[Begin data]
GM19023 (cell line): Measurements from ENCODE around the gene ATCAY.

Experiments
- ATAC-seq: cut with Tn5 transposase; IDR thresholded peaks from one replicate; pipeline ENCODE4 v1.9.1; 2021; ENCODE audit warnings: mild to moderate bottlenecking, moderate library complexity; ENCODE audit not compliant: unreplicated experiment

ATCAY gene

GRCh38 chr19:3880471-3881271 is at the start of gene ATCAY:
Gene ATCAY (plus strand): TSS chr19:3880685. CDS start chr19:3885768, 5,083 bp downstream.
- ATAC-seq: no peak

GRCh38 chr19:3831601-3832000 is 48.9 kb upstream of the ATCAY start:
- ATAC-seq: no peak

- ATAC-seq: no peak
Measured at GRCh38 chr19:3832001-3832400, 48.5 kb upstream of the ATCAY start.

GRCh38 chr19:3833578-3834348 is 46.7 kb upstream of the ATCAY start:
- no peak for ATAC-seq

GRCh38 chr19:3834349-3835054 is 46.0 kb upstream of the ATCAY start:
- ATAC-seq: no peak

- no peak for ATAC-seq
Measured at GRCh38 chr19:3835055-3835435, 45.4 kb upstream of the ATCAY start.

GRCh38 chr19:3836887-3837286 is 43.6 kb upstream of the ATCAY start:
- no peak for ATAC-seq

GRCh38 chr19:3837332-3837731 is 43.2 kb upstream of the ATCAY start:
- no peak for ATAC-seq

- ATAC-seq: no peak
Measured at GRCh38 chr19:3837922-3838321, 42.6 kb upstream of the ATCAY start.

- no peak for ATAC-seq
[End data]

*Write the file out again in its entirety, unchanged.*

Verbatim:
GM19023 (cell line): Measurements from ENCODE around the gene ATCAY.

Experiments
- ATAC-seq: cut with Tn5 transposase; IDR thresholded peaks from one replicate; pipeline ENCODE4 v1.9.1; 2021; ENCODE audit warnings: mild to moderate bottlenecking, moderate library complexity; ENCODE audit not compliant: unreplicated experiment

ATCAY gene

GRCh38 chr19:3880471-3881271 is at the start of gene ATCAY:
Gene ATCAY (plus strand): TSS chr19:3880685. CDS start chr19:3885768, 5,083 bp downstream.
- ATAC-seq: no peak

GRCh38 chr19:3831601-3832000 is 48.9 kb upstream of the ATCAY start:
- ATAC-seq: no peak

- ATAC-seq: no peak
Measured at GRCh38 chr19:3832001-3832400, 48.5 kb upstream of the ATCAY start.

GRCh38 chr19:3833578-3834348 is 46.7 kb upstream of the ATCAY start:
- no peak for ATAC-seq

GRCh38 chr19:3834349-3835054 is 46.0 kb upstream of the ATCAY start:
- ATAC-seq: no peak

- no peak for ATAC-seq
Measured at GRCh38 chr19:3835055-3835435, 45.4 kb upstream of the ATCAY start.

GRCh38 chr19:3836887-3837286 is 43.6 kb upstream of the ATCAY start:
- no peak for ATAC-seq

GRCh38 chr19:3837332-3837731 is 43.2 kb upstream of the ATCAY start:
- no peak for ATAC-seq

- ATAC-seq: no peak
Measured at GRCh38 chr19:3837922-3838321, 42.6 kb upstream of the ATCAY start.

- no peak for ATAC-seq